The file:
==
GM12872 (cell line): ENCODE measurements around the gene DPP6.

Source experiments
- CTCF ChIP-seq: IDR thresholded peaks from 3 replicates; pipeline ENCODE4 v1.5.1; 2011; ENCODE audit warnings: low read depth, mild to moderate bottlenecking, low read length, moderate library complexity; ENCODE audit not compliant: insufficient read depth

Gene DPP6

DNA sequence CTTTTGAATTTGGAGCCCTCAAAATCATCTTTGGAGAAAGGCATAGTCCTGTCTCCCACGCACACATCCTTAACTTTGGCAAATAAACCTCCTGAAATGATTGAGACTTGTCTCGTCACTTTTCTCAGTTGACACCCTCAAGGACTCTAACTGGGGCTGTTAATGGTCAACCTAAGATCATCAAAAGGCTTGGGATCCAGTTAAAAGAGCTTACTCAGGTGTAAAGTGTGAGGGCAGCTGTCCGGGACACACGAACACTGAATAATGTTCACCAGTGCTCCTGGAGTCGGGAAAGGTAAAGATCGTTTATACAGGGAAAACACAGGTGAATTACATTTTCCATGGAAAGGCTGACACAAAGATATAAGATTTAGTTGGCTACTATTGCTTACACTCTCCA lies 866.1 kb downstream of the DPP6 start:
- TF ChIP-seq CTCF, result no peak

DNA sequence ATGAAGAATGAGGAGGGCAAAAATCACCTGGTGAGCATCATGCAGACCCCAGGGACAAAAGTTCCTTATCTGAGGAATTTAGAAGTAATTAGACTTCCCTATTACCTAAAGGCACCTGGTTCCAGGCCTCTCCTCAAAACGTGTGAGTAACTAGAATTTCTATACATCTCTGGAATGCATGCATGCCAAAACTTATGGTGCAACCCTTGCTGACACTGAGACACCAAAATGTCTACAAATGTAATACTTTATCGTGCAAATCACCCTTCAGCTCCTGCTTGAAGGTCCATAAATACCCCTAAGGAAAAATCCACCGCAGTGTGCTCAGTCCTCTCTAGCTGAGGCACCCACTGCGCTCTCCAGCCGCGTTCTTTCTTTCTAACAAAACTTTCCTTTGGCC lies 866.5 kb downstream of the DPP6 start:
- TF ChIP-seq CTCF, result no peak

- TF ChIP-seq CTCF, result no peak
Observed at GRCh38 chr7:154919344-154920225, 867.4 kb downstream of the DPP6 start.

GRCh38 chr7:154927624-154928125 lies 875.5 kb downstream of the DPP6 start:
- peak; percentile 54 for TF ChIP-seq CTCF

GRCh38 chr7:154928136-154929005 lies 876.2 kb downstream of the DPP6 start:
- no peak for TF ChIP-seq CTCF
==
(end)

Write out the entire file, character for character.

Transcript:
GM12872 (cell line): ENCODE measurements around the gene DPP6.

Source experiments
- CTCF ChIP-seq: IDR thresholded peaks from 3 replicates; pipeline ENCODE4 v1.5.1; 2011; ENCODE audit warnings: low read depth, mild to moderate bottlenecking, low read length, moderate library complexity; ENCODE audit not compliant: insufficient read depth

Gene DPP6

DNA sequence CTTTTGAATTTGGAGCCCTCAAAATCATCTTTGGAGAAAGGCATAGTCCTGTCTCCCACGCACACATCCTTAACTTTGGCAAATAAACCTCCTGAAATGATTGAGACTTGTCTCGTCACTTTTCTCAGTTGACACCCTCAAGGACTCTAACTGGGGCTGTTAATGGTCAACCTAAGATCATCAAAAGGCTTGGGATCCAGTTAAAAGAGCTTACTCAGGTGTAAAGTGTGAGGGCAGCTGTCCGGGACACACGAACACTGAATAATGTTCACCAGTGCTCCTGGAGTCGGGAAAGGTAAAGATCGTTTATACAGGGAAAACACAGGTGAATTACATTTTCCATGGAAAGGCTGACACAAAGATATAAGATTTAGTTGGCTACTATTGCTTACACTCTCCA lies 866.1 kb downstream of the DPP6 start:
- TF ChIP-seq CTCF, result no peak

DNA sequence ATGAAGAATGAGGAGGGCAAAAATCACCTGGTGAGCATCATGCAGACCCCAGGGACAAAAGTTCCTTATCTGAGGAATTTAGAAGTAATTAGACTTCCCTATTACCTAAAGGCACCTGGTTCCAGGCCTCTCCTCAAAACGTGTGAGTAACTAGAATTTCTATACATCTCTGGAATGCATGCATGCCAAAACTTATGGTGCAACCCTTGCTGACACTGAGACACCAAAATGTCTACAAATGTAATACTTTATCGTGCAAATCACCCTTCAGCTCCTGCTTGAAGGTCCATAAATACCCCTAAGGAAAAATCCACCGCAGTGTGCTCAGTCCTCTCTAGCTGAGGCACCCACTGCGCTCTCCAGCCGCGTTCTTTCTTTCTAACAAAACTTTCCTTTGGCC lies 866.5 kb downstream of the DPP6 start:
- TF ChIP-seq CTCF, result no peak

- TF ChIP-seq CTCF, result no peak
Observed at GRCh38 chr7:154919344-154920225, 867.4 kb downstream of the DPP6 start.

GRCh38 chr7:154927624-154928125 lies 875.5 kb downstream of the DPP6 start:
- peak; percentile 54 for TF ChIP-seq CTCF

GRCh38 chr7:154928136-154929005 lies 876.2 kb downstream of the DPP6 start:
- no peak for TF ChIP-seq CTCF